Parental conflict can be damaging for your children's psyche's and emotional development. Even babies exhibit symptoms of distress -- such as sadness, anxiety, anger and fear -- when their parents are arguing. Older children may develop patterns of delinquency and various emotional and behavioral challenges as a result of parent fighting. Due to these risks, single Tennessee parents may want to diffuse any kind of parental conflict either before or as soon as it arises.
Here's how to diffuse parental conflict:
- Swallow your pride and turn off your "argument mode" as soon as you find it raising its ugly head. Present a united front with your children at all times and show them that you and the other parent are working as a team.
- Do not blame the other parent or criticize him or her in front of the kids. If you need to vent about your ex, do it to your to your therapist or a very good friend. When you show respect to your spouse, you help your children feel safe and emotionally secure. Seeing you and your ex talk in a calm way will be experienced positively by your children.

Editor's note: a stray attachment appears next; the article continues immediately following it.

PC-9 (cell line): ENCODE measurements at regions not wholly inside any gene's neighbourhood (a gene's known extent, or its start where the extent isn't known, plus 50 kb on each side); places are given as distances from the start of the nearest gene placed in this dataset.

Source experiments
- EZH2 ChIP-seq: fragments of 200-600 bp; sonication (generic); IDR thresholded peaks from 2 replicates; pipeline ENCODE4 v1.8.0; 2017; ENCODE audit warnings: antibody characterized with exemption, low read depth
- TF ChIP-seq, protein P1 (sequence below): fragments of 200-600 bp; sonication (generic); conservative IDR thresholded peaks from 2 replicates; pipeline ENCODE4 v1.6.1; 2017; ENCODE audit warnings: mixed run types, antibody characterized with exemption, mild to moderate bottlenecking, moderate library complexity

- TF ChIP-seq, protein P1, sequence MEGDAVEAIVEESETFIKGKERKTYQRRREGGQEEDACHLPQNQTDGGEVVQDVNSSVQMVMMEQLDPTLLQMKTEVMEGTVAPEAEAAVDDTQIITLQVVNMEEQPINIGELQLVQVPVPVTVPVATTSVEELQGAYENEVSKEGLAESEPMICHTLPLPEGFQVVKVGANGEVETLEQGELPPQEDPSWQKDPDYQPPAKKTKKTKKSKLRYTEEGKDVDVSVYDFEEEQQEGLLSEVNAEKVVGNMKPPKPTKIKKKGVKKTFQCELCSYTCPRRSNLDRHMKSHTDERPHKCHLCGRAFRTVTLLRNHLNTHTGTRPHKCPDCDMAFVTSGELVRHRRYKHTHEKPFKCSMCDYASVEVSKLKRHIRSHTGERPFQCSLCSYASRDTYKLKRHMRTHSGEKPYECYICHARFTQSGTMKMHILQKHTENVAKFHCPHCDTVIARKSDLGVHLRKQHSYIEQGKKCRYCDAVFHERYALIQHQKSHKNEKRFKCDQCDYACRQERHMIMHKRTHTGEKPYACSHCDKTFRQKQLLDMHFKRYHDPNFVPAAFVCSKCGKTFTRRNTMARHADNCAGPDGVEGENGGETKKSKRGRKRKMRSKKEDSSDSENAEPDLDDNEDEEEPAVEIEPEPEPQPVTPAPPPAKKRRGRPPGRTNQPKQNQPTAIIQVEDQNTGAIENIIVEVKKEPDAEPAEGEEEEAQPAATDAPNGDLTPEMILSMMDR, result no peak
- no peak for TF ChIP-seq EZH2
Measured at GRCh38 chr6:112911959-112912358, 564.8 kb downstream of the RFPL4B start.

- If you're currently in difficult conflict, resolve it with your ex when your children are not watching.
- For high-conflict exes, a monitored child custody exchange could be easier on your children. Monitored exchanges allow exes to exchange their children without the other ex present. The children are dropped off at a location that has professional staff. Ten or 15 minutes later, the other parent arrives to collect the children.
These four strategies are great for keeping parental conflict at a minimum. Also, the way you handle your divorce proceedings can assist peaceful relations with your spouse in the years to come. As such, you and your divorce lawyer may want to work together on methods for achieving a diplomatic split.
Source: CustodyXChange, "Dealing with Parental Conflict," accessed Aug. 11, 2017